First flight of the Triton was recorded on November 11th, 1946, marking a major stepping stone for French aviation. The flight lasted roughly 10 minutes and the aircraft managed a speed of only 180 miles per hour but progress was progress. The Triton then garnered considerable interest as a static display during the 1946 Paris Air Exhibit and much was expected from this impressive-looking French product going forward. Some delays brought on by technical challenges brought the program to a standstill flying-wise but the aircraft went airborne against to net a maximum speed of 250 miles per hour.

Three subsequent prototypes were initially selected to receive the British Rolls-Royce "Derwent" turbojet engine but this was not to be (the pairing generated the designation of "SO 6000N" as a result). Instead, the Rolls-Royce "Nene" 101 series turbojet engine (4,8501b thrust), already being produced locally under license for French de Havilland Vampires (through Hispano-Suiza), was set aside to also serve the Triton program. First flight of a Nene-powered SO 6000 (Prototype 04) was on March 19th, 1949 and further testing clocked the airframe at 555 miles per hour.

The Triton continued in testing for years later and went on to serve in its intended role as trainer for an all-new generation of French aviator - the jet fighter pilot. The platform proved valuable in introducing airmen to the nuances and speeds at which jet-powered aircraft operated, particularly when compared to even the fastest prop-powered fighters they were use to. While not a stunning technological achievement when compared to advances seen in Britain and the United States, the SO 6000 Triton still served French aviation well - particularly into the 1950s and 1960s with the Soviet Union now replacing Nazi Germany as the world's global threat.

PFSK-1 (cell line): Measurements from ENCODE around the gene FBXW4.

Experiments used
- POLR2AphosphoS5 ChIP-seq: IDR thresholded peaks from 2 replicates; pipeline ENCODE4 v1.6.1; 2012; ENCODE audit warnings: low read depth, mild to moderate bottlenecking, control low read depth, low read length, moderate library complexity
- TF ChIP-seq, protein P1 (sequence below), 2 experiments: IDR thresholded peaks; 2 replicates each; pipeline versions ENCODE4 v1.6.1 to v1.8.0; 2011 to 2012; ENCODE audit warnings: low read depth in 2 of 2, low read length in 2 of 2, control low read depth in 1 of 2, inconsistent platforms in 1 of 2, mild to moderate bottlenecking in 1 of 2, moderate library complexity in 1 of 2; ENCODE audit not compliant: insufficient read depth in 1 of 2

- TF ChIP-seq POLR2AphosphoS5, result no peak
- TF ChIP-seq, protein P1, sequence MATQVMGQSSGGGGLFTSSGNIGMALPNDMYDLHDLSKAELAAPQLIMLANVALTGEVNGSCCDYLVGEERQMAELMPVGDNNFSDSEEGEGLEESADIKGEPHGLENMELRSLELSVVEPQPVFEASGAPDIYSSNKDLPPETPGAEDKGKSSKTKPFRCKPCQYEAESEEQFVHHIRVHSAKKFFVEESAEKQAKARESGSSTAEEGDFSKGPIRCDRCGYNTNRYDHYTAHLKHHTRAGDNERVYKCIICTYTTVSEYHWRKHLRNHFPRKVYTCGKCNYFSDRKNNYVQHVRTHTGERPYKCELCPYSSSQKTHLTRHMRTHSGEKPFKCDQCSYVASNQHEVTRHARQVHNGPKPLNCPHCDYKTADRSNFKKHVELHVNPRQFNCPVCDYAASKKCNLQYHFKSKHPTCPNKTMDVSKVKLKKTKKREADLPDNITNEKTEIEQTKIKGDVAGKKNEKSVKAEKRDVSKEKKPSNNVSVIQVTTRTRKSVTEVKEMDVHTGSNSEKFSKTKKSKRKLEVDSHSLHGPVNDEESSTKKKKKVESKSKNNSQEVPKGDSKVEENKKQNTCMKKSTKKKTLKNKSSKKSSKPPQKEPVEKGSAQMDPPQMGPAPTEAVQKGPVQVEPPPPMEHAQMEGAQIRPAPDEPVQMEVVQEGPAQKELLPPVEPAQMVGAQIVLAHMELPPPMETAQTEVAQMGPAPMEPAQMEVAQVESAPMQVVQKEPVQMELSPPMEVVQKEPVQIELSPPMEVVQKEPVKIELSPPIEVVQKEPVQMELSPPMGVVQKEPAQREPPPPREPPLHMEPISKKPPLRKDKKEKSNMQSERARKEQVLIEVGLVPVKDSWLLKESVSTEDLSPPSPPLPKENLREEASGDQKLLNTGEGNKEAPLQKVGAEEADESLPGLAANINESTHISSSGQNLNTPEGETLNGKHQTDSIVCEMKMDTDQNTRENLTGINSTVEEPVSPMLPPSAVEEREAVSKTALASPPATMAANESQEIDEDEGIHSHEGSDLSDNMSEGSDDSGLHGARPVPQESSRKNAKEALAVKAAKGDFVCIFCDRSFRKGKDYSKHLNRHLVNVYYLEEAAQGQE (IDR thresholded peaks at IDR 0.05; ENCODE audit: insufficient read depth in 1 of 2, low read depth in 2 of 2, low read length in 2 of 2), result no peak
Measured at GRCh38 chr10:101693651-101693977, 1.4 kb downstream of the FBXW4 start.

All six SO 6000 aircraft were completed. Prototype 01 was the first French aircraft to fly under jet power but ended its career with just eight flights to its record before ultimately being retired in 1947. Prototype 02 was never flown as it awaited the original French turbojet engine that was not to be. Prototype 03 installed a powered ejection seat (unlike the first two prototypes) but only flew twice. Prototype 04 managed the most influential flying career of them all when it accounted for 189 flights. Prototype 05 was flown just eight times before being retired and Prototype 06 never advanced beyond its intended static testbed role.

Prototype 03 survives today as a protected museum showpiece at the Musee de 'IAir et de l'Espace of Le Bourget Airport in Paris. The Triton managed to reach a maximum speed of 593 miles per hour during its flying life as well as a service ceiling of 39,375 feet.

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Old 4th Feb 2020, 12:36
  #1477 (permalink)  
 
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Originally Posted by Self loading bear
This aircraft has been identified before on this thread but at that time it was collateral damage as the challenge was another cockpit.
Can I still claim points for that first identification?
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Old 4th Feb 2020, 14:51
  #1478 (permalink)  
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Here is the next mystery cockpit:


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Old 4th Feb 2020, 14:58
  #1479 (permalink)  
 
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This one was done in November.
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Old 4th Feb 2020, 15:14
  #1480 (permalink)  
 
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Evansb was the first on this contest and has control.
Jan Hieminga gets the bogus points